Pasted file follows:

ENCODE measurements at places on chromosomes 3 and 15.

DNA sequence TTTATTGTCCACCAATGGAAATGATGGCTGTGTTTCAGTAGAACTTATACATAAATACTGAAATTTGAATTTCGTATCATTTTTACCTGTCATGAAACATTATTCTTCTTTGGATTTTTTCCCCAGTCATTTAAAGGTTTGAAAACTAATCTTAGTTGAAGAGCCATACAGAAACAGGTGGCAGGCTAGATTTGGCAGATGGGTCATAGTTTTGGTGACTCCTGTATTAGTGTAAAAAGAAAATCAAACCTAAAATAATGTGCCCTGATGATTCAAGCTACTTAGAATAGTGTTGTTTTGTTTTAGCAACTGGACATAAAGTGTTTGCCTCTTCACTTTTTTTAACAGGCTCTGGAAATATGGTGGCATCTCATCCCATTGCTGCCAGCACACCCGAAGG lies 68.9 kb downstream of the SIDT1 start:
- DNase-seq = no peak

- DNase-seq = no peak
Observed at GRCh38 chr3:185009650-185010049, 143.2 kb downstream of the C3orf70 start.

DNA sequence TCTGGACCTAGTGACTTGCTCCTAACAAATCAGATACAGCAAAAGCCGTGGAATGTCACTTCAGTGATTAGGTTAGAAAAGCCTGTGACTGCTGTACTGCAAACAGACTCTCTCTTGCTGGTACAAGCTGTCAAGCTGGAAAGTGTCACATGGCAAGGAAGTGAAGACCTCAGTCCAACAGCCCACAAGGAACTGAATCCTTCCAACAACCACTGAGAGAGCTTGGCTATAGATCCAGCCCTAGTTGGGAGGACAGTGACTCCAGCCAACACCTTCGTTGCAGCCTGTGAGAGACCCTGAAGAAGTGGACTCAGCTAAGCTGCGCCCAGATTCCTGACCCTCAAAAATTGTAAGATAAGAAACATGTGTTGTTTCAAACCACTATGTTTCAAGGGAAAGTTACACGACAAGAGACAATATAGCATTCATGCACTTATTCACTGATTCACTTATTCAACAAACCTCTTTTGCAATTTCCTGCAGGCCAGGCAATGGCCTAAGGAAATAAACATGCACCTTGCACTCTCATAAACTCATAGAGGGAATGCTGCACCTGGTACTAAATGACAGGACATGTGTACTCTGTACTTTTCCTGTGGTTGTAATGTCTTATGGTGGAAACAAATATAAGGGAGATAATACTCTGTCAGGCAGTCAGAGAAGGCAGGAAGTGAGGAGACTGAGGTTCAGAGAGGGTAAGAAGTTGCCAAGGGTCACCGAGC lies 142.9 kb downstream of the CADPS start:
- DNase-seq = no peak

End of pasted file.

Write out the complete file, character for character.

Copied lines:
ENCODE measurements at places on chromosomes 3 and 15.

DNA sequence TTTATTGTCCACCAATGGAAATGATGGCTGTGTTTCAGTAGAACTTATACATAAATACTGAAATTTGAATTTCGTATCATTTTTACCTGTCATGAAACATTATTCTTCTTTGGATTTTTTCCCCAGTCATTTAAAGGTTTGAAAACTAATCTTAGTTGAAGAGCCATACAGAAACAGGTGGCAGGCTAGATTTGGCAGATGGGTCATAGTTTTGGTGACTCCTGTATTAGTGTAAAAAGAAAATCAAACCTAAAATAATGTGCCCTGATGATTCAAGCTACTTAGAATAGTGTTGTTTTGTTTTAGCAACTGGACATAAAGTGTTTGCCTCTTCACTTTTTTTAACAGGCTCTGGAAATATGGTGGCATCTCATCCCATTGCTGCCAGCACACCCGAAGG lies 68.9 kb downstream of the SIDT1 start:
- DNase-seq = no peak

- DNase-seq = no peak
Observed at GRCh38 chr3:185009650-185010049, 143.2 kb downstream of the C3orf70 start.

DNA sequence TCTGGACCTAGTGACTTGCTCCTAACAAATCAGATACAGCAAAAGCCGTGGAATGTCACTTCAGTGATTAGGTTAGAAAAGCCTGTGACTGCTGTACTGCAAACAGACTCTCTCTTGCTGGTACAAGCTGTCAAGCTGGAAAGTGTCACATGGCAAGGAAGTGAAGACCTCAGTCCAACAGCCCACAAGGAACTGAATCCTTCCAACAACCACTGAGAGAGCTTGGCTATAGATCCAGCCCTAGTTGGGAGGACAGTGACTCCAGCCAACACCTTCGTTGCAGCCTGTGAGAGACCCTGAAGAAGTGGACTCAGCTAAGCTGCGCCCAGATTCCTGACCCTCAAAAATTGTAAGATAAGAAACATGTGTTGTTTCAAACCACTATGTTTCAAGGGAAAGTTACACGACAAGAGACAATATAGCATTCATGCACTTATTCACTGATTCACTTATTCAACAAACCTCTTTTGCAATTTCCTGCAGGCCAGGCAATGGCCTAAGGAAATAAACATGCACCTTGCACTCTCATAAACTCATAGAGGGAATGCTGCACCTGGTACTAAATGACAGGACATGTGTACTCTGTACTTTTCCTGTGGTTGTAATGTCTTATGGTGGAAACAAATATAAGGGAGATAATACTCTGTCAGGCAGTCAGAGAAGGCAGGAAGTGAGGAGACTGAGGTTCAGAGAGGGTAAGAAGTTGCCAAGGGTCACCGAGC lies 142.9 kb downstream of the CADPS start:
- DNase-seq = no peak